The Remembrances are a powerful reminder that everything changes. That we will ultimately have to let go of everything we hold dear. I realized that my attachments to being busy and in control are ways to ward off the inevitably of change or at least avoid thinking about it. As a first step towards letting go, it has been very helpful for me to observe the ways I cling to my ideas of myself. This noticing has allowed me to loosen my grip and even let go at times, as I was able to do that night at the retreat. I smiled to my judging and to my clinging. Then I was able to smile at my friends and keep them company as they continued their work.
So I’m wondering,
- What are the ideas, feelings, desires, or beliefs you cling to that bring you suffering rather than joy?
- How do you decide to work on letting some of them go?
- What supports you in the process of letting them go?
I hope you will join us for our meditation and Dharma sharing this Thursday evening.
In the excerpt below, Thich Nhat Hanh answers a question about letting go of attachments.
An excerpt from From Answers from the Heart (2009) by Thich Nhat Hanh
Q: I have a lot of trouble letting go of things: relationships, jobs, feelings, and so on. How can I reduce these attachments?
A: To “let go” means to let go of something. That something may be an object of our mind, something we’ve created, like an idea, feeling, desire, or belief. Getting stuck on that idea could bring a lot of unhappiness and anxiety.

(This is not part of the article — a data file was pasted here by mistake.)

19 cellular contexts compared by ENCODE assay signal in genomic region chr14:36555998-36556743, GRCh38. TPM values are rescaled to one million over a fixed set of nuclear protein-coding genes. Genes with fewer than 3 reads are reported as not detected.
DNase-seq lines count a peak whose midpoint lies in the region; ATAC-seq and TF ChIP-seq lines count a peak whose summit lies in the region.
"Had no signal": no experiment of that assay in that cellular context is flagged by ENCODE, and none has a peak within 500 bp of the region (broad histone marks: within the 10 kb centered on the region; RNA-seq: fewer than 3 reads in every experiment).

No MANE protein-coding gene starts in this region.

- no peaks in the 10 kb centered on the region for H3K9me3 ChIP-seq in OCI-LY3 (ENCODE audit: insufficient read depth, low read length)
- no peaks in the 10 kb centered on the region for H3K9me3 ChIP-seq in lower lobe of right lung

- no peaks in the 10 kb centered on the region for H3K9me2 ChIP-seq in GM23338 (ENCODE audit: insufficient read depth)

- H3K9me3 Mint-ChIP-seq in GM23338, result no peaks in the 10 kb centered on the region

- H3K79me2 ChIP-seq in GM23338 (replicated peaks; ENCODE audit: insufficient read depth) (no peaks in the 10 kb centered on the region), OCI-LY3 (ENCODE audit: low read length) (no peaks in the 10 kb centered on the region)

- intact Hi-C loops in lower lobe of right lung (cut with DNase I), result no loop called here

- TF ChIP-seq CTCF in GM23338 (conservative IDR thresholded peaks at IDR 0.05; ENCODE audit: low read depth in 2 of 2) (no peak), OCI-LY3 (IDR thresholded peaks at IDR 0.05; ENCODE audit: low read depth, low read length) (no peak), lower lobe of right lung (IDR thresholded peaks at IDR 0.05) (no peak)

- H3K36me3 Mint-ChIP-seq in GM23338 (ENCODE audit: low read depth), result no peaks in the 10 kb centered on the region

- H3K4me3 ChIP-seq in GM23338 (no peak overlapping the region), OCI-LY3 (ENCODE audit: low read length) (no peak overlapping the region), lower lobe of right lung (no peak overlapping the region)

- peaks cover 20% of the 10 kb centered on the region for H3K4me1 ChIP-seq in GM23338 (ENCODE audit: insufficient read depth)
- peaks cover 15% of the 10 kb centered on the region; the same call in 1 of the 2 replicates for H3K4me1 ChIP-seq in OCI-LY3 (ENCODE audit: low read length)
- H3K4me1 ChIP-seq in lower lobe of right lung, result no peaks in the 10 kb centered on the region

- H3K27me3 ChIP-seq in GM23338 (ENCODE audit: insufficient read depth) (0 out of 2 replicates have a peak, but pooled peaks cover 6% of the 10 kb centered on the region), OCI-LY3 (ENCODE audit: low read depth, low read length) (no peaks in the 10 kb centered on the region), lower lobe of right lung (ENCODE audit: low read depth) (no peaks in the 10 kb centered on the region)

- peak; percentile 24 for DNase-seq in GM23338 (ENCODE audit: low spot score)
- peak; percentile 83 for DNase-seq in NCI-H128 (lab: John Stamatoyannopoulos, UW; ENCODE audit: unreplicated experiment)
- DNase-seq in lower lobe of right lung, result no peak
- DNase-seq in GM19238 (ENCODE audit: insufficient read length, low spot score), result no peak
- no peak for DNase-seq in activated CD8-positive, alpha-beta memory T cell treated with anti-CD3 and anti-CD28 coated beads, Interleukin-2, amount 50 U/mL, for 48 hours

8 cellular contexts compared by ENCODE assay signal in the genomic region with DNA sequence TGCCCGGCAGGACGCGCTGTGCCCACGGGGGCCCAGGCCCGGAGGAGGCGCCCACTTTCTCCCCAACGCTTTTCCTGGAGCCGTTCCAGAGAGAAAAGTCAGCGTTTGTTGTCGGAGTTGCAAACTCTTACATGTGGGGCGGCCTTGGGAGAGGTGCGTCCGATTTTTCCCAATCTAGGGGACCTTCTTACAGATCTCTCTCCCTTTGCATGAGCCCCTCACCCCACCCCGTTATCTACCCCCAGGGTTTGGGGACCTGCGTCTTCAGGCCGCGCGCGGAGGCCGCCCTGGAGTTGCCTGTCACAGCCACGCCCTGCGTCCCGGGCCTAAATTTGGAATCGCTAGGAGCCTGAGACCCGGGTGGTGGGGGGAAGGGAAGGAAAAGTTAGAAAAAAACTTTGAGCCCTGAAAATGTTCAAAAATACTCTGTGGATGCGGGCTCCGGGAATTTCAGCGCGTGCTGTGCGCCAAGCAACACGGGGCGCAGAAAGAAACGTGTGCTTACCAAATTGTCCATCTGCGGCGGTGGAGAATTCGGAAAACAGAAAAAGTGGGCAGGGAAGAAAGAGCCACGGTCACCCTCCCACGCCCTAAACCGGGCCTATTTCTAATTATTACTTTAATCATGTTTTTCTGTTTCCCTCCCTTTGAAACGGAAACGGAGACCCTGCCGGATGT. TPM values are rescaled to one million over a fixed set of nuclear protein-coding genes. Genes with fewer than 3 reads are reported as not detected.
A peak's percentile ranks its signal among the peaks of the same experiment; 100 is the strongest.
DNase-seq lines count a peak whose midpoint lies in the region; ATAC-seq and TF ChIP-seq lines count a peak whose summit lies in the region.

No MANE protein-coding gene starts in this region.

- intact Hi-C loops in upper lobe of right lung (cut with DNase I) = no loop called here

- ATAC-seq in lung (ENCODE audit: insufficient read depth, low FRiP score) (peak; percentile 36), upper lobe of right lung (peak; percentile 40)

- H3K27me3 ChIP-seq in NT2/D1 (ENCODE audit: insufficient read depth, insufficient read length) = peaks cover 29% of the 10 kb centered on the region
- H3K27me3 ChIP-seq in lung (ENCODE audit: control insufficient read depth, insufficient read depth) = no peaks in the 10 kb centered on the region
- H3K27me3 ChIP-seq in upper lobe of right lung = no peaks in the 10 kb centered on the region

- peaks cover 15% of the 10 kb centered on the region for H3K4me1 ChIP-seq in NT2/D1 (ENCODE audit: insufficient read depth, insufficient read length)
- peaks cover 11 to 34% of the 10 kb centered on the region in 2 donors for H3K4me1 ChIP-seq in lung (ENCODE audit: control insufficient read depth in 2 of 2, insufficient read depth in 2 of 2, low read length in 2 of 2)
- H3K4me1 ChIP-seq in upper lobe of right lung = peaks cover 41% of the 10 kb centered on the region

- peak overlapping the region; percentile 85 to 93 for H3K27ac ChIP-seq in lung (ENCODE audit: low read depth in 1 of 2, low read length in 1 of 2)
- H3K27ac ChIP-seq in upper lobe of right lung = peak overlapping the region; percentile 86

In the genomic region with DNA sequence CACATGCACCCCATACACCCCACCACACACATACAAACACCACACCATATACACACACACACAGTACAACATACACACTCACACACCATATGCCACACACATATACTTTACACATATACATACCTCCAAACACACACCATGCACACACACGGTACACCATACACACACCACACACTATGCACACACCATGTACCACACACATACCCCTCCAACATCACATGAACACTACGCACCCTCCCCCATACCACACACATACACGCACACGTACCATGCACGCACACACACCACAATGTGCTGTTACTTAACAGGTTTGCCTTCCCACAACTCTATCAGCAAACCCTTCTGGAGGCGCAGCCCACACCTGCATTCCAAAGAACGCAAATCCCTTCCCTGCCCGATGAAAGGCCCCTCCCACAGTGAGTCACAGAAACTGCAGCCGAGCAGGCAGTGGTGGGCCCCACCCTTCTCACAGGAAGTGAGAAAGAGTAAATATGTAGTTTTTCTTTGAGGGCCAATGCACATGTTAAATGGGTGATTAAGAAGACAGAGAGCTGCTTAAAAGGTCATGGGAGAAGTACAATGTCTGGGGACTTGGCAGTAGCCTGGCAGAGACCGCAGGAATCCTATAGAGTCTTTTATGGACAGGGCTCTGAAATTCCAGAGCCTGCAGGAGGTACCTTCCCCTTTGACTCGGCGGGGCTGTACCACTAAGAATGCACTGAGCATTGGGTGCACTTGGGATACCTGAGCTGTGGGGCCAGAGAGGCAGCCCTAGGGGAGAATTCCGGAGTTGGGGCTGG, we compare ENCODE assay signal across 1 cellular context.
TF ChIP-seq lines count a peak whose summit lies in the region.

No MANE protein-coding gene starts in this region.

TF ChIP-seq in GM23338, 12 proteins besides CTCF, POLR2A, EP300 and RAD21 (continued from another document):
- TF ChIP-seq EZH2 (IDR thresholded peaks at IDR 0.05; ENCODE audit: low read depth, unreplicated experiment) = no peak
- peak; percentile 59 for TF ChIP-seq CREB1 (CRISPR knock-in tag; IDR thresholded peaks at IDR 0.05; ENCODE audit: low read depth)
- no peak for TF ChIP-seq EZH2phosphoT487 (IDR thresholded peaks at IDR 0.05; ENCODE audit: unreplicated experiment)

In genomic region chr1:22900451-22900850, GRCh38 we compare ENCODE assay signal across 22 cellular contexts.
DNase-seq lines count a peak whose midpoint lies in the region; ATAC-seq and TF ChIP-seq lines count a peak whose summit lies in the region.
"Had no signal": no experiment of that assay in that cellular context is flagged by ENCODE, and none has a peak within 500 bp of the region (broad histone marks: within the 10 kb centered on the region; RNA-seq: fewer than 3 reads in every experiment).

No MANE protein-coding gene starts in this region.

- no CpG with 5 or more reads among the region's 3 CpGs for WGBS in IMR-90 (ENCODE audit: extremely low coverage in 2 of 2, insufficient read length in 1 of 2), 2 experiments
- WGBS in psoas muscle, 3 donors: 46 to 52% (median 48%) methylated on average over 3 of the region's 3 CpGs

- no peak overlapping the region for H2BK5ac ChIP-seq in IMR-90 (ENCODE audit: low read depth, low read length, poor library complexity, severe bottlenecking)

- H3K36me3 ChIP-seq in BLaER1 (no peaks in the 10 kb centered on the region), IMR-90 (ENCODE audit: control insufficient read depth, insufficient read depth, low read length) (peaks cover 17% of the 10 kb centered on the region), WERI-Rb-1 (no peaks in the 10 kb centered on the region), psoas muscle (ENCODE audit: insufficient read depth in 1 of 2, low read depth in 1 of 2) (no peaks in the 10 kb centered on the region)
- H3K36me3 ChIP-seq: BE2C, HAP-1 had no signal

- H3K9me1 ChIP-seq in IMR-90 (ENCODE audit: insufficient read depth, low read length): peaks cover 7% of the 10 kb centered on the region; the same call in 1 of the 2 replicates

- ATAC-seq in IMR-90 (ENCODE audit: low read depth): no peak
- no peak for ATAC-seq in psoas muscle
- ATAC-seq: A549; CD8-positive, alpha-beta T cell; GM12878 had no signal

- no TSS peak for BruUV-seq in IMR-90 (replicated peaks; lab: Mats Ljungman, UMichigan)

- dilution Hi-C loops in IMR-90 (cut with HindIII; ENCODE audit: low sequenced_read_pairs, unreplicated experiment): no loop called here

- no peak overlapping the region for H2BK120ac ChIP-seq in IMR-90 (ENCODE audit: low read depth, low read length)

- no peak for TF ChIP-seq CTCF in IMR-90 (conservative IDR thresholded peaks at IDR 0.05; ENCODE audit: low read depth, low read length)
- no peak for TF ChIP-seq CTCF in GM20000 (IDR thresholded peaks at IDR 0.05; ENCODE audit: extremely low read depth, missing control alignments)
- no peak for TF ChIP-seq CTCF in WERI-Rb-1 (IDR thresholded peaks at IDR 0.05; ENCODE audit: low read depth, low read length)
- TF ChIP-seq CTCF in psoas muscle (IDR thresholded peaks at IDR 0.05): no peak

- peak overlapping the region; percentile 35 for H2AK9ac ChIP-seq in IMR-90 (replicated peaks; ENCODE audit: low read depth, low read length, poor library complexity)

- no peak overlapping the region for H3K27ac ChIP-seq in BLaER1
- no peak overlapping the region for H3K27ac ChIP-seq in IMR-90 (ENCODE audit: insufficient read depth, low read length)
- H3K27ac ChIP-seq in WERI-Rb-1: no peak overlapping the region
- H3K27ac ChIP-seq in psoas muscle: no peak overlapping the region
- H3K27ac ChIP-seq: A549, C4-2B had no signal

We’d like to let it go, but how? It’s not enough just to want to let it go, we have to recognize it first as being something real. We have to look deeply into its nature and where it has come from, because ideas are born from feelings, emotions, and past experiences, from things we’ve seen and heard. With the energy of mindfulness and concentration, we can look deeply and discover the roots of the idea, the feeling, the emotion, the desire. Mindfulness and concentration bring about insight, and insight can help us release the object in our mind.
Say you have a notion of happiness, an idea about what will make you happy. That idea has its roots in you and your environment. The idea tells you what conditions you need in order to be happy. You’ve entertained the idea for ten or twenty years, and now you realize that your idea of happiness is making you suffer. There may be an element of delusion, anger, or craving in it. On the other hand, you know that you have other kinds of experiences: moments of joy, release, or true love. You recognize these as moments of real happiness. When you have had a moment of real happiness, it becomes easier to release the objects of your craving, because you are developing the insight that these objects will not make you happy.
Many people have the desire to let go, but they’re not able to do so because they don’t yet have enough insight; they haven’t seen other alternatives, other doorways to peace and happiness. Fear is an element that prevents us from letting go. We’re fearful that if we let go we’ll have nothing else to cling to. Letting go is a practice; it’s an art. One day, when you’re strong enough and determined enough, you’ll let go of the afflictions that make you suffer.